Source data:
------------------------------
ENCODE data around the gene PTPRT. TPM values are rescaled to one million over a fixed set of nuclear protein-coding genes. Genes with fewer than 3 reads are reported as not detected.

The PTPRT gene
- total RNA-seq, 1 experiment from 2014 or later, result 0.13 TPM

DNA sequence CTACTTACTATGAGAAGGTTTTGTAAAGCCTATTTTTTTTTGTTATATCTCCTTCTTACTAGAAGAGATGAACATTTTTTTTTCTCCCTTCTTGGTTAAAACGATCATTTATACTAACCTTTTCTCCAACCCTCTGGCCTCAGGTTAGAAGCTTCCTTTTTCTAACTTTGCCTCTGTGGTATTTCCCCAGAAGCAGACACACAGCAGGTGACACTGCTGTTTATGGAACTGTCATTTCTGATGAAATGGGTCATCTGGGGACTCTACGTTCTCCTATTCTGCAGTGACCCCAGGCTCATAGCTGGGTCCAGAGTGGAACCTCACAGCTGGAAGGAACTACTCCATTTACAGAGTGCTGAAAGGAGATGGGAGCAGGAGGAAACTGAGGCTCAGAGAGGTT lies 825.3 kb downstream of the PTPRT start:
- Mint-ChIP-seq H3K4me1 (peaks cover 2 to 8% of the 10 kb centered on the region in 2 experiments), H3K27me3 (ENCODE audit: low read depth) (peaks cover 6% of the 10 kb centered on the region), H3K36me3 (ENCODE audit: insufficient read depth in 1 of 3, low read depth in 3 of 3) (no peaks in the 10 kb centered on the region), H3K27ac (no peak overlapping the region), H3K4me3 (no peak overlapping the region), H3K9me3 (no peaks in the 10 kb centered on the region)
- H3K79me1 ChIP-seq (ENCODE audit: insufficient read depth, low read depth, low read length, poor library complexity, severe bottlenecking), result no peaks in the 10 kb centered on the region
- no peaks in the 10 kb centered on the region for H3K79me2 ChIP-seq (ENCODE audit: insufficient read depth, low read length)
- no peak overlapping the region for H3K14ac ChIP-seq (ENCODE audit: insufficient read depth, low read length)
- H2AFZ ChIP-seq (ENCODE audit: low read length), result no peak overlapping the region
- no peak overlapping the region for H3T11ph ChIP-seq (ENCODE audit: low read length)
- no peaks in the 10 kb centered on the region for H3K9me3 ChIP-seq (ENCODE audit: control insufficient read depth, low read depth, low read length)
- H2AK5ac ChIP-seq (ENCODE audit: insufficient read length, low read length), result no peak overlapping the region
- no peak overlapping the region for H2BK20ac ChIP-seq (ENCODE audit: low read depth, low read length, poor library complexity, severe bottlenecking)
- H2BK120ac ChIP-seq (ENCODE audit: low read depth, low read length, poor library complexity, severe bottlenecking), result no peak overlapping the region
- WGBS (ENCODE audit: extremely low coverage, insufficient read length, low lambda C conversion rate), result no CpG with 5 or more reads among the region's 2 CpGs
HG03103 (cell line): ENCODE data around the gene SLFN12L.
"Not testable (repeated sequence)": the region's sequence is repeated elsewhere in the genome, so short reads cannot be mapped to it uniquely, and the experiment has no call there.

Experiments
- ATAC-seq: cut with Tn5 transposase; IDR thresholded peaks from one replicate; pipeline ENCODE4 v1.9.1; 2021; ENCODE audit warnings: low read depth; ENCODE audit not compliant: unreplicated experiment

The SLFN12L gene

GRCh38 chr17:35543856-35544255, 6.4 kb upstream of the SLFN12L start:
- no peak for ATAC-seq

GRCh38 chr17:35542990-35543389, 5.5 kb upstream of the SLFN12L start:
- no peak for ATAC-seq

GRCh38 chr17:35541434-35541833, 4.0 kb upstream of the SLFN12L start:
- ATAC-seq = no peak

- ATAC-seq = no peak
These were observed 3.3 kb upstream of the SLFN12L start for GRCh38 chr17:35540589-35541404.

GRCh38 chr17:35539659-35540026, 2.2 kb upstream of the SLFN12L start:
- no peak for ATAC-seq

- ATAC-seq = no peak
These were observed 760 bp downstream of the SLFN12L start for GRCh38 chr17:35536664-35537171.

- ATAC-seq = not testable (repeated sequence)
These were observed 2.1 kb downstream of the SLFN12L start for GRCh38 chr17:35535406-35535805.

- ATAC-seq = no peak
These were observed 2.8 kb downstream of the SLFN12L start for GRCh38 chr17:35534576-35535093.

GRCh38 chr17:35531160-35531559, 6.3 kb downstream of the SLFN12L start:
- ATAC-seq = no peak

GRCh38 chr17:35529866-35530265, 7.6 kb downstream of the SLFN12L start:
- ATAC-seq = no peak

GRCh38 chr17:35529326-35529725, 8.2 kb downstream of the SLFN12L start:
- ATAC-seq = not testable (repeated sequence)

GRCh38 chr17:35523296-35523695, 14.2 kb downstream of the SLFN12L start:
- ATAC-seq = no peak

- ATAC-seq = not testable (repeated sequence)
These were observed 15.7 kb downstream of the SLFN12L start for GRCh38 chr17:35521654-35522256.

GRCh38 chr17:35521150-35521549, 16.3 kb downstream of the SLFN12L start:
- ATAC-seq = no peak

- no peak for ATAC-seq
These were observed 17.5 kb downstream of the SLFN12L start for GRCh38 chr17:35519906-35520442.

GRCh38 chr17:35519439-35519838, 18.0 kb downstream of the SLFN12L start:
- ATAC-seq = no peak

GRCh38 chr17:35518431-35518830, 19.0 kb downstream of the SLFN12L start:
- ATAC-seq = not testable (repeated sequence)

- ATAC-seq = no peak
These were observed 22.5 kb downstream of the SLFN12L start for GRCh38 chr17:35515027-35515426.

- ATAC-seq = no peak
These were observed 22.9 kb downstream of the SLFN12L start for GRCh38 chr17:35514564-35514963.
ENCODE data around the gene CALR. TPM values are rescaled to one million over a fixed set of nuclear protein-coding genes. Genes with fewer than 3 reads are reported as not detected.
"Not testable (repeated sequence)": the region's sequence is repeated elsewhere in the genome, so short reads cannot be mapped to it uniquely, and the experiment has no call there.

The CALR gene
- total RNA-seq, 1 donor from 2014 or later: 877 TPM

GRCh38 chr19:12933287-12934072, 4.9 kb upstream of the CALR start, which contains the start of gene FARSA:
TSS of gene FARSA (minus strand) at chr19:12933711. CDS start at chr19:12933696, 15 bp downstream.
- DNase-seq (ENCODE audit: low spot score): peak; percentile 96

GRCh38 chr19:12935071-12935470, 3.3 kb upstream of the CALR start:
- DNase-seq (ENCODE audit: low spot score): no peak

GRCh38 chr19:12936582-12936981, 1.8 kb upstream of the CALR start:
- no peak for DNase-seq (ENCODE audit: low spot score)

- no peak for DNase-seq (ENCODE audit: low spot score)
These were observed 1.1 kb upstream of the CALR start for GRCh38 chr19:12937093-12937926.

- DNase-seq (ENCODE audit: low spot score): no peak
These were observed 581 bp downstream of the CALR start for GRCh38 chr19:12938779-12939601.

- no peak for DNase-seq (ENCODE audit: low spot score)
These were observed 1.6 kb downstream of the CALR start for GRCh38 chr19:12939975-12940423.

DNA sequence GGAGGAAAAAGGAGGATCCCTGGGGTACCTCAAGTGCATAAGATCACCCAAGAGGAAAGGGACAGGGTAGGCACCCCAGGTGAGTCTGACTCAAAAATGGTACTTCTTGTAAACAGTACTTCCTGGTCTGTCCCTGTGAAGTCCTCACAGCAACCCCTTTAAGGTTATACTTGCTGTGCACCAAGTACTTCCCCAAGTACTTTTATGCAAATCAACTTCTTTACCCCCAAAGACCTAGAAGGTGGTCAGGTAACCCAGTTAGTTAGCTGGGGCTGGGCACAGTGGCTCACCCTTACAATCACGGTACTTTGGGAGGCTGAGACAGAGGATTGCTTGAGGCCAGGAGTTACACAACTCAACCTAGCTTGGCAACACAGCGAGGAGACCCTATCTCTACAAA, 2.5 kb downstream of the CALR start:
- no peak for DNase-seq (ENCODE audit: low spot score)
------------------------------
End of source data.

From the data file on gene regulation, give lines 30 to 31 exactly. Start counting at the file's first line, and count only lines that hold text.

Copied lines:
- no peak for ATAC-seq

- ATAC-seq = no peak